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Monday, September 10, 2012

Low-Fat Pesto Cream

I don't think I've talked about my low-fat pesto cream sauces... although I think there have been a few other varieties of low-fat cream sauces.  And some not so low-fat, as well.

Anyway, I like this sauce when I'm craving a rich, hearty pasta, but don't want to spend very long in the kitchen.

In the old days (like 5 years ago) I used to make my own pesto.  It's not hard.  Just mulch some pine nuts with fresh basil, add some olive oil, some garlic, and some parmesan cheese.  The problem isn't the effort, it's the expense.  Compare the cost of even a large jar of pre-made pesto with the cost of even a small package of pine nuts.  I dare you.  

Anyway, after concluding that pine nuts must only grow in the sun-soaked hallowed grounds of a sanctified corner of Shangri-La, and can only be harvested by virgin priestesses every 4th lunar cycle, I decided it's much more feasible to just buy the already assembled pesto.  

Pine nuts are ridiculously expensive.  I've bought from small, local markets, I've bought from large corporate grocers, I've even bought in bulk; but, regardless from where they come, pine nuts are easily 3-4 times more expensive than their equivalent weight in already-prepared pesto.  I guess the pesto manufacturers have a secret stash they don't open up to the public?  Perhaps they have their own indentured work force of virgin priestesses?  Who knows?

So... although sometimes it's fun to make your own, for the most part I buy pesto pre-made these days.

If you're not a fan of Pesto, I just have to ask, why not?  What's your malfunction?  Do you have a problem with awesomeness?  Is it just, in fact, too good, and you feel inadequate?  In any case, pesto is a staple in my kitchen.  You can use it in anything, pretty much, from grilled meats, to steamed vegetables, to simple cooked noodles.  There are many different pesto 'sauces' I make - from tomato basil, to pesto-cream, and even just an olio with nothing else but pesto, and it always creates a robust, intense flavour extravaganza, that never disappoints.

Anyway, this sauce is pretty simple.  It's basically a modified white sauce, with a few spoonfuls of pesto added right before serving.  To make it 'low-fat' I opt for milk rather than cream, and margarine rather than butter, but it is still super delicious.

So, our ingredients are relatively paltry.  We don't want to muddle the flavours here, and we want the pesto to have free reign here.  So, the 'white sauce' will be pretty bland.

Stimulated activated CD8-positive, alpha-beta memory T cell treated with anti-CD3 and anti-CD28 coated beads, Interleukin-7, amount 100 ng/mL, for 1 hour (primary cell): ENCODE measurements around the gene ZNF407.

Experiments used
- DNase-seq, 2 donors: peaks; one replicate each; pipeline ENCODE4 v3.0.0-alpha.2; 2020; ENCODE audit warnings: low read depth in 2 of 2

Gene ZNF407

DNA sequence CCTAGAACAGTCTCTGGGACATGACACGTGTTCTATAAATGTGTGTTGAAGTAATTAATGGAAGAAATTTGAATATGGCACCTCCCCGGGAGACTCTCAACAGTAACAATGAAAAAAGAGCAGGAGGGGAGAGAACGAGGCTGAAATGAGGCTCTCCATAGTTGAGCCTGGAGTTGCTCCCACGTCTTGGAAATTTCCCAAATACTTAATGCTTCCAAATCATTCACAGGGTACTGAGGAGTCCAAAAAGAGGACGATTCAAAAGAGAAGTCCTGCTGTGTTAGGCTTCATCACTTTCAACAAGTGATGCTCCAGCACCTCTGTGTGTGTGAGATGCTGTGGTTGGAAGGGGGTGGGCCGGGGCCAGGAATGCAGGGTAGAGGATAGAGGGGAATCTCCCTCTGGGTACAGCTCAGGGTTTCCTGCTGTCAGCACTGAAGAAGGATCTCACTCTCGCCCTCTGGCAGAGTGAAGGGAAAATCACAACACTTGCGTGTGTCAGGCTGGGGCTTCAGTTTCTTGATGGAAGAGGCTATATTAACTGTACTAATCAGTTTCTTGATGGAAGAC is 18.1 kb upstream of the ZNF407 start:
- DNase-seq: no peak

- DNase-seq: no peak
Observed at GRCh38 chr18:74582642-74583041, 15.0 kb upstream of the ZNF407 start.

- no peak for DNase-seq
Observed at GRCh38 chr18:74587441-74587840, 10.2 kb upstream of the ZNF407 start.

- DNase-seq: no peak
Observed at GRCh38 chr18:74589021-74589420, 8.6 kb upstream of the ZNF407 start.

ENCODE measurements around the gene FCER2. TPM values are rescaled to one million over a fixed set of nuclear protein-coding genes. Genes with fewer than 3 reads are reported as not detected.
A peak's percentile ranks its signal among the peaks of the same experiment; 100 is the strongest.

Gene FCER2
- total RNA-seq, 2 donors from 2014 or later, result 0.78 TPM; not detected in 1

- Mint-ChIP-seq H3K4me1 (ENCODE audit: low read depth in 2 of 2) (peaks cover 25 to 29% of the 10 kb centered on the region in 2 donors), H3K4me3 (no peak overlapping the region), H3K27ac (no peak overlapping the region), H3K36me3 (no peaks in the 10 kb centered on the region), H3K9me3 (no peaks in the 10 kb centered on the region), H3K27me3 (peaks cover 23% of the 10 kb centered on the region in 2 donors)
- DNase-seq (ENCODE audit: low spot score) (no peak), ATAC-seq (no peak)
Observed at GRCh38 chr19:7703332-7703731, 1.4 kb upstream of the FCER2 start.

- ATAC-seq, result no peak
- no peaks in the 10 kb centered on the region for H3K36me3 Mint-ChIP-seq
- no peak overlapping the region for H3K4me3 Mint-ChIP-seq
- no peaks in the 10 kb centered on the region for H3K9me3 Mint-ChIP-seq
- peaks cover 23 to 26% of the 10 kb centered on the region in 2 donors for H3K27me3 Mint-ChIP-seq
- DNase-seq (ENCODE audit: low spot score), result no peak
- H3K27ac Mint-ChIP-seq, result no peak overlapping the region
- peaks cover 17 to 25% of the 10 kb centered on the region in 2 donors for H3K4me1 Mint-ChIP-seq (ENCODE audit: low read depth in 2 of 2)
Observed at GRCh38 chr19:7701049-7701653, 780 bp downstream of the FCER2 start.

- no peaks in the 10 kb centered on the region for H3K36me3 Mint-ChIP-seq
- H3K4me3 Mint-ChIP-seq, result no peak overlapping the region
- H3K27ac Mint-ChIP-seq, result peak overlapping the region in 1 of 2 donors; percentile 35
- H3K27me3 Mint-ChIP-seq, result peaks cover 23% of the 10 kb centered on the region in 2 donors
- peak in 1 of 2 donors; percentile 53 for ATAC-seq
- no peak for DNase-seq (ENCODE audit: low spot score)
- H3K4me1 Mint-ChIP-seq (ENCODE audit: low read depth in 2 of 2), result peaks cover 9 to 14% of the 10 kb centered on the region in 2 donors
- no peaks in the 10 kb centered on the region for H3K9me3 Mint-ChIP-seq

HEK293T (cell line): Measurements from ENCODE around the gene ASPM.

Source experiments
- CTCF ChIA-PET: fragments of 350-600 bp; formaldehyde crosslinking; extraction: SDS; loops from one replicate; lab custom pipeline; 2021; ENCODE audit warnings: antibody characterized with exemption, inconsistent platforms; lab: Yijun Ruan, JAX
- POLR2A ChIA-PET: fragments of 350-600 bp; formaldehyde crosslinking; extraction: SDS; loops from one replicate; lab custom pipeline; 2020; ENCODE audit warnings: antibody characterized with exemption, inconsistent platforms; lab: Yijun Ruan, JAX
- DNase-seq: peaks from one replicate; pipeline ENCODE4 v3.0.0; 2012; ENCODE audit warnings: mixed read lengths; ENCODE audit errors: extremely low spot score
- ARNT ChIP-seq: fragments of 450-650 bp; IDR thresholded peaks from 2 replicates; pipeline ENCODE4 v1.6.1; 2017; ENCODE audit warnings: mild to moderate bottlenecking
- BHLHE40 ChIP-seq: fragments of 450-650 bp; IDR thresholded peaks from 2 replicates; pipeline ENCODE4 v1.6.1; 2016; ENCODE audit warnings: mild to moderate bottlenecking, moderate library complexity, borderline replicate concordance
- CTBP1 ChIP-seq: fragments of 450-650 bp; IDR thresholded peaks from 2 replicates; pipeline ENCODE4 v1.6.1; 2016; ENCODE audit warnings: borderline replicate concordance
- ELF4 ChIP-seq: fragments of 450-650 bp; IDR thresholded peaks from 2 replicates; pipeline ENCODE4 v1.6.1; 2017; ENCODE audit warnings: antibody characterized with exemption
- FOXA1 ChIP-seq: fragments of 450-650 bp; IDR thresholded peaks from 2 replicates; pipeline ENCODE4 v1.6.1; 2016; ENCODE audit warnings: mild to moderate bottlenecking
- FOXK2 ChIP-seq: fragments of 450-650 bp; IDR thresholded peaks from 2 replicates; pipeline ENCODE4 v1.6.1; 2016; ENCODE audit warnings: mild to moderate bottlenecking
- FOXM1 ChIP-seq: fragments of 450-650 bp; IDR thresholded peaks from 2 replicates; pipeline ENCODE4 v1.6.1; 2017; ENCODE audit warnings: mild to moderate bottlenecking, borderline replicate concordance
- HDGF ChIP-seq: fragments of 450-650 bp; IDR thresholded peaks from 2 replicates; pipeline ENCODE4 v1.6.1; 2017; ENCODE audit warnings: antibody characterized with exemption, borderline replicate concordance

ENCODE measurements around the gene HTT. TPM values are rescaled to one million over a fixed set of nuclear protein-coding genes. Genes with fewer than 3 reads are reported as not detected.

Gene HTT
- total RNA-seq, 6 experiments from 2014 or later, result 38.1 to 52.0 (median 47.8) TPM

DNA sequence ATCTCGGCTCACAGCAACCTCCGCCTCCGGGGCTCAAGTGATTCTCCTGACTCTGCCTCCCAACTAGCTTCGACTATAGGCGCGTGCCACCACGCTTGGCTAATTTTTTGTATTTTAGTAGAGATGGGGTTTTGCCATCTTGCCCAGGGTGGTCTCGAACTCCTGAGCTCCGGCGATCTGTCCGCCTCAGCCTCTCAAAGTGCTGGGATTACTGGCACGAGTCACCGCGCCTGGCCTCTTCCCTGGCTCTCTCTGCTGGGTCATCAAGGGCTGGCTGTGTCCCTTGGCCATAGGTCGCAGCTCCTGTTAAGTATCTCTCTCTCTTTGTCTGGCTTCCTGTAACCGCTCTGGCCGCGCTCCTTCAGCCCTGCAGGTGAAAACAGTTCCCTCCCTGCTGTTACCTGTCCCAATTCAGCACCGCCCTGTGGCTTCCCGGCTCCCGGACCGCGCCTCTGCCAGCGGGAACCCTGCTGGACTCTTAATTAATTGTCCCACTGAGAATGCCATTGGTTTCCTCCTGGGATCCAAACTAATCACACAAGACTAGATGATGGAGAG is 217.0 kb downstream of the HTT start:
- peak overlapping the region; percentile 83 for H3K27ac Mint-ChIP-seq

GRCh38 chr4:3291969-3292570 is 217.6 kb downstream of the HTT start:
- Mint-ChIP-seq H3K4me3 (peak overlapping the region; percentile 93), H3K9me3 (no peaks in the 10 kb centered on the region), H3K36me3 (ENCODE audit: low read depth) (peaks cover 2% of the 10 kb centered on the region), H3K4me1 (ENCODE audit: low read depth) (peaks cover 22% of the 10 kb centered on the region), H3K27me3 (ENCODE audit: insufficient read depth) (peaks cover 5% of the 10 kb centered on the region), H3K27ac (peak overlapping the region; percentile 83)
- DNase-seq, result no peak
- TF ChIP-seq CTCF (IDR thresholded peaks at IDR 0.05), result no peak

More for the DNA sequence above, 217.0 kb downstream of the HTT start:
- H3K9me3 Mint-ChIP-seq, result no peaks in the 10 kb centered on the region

A little bit of onion and garlic, with a small scallion for kicks.  :)

Like I mentioned, this is a low-fat sauce, so we're going to start this off with a couple tablespoons of margarine, and a splash of olive oil, on low-heat in a saucepan.

Finely chop each of the ingredients, and then gradually add them to the pot, keeping the mixture on medium-low.

Once the whole thing starts to simmer nicely, 

Add a good amount of milk.  Like two cups.

At this point, the sauce will be very runny, and the oils and milk will remain separate.  In fact, you'll be able to clearly see the margarine and oil layer sitting on top of the milk.

So, we're going to turn the heat up slowly, to about medium (maybe medium-high if you're really diligent and stirring often) and the whole thing will start to blend nicely after about 5 minutes.

At this point, we're going to need to thicken this a little bit.  We are using milk after all.  If we were to make this for judges, we would be using some full-fat cream and the resultant sauce would be naturally rich, creamy and thick.

So, we're going to mix up about a tablespoon or two of corn starch with a small amount of cold milk.

Once fully whisked, and there are no corn starch lumps, dump this mixture into your sauce, stirring all the while.

Bring the heat down to medium if you had it higher, and let this simmer for a minute or three.

Try not to let it boil a whole lot, just lightly bubble.

At this point I decided to add a few dry spices.  A pinch of salt, and pepper, and just a few freshly-ground fennel seeds to complement the pesto.

Stir that in, and test to see if your sauce is done by the 'spoon test'.  I've mentioned this before, but in order to test whether a cream sauce is ready, stick a large spoon into the sauce, keeping the spoon relatively perpendicular to the sauce (i.e. so that you're not 'scooping' up sauce, but rather just 'immersing' the spoon).  When the spoon comes away with a thick coating, you're good to go.

At this point, my noodles (in today's case, some whole-grain 'scoobi-do's' - which the wife likes, but for some reason I've never particularly warmed to) were al dente and drained.

So everything was ready to go, all that remained was to stir in the pesto.

This is really up to individual taste, but I'd recommend (for a sauce of this size) at least three or four large spoonfuls like this.

Stir that in well, and the sauce will turn a beautiful olive colour.

Take it off the heat, and serve over the dry noodles, adding some freshly ground pepper and some freshly-shaved parmigiana reggiano on top.

Extra delicious, super rich and creamy, and not too unhealthy either.  The sodium and fat are definitely on the low end, and the whole-grain noodles add some lovely fibre in addition to their wonderful texture.  And from start to finish only about 25 minutes, this is a quick and delicious pasta that is dead simple to make.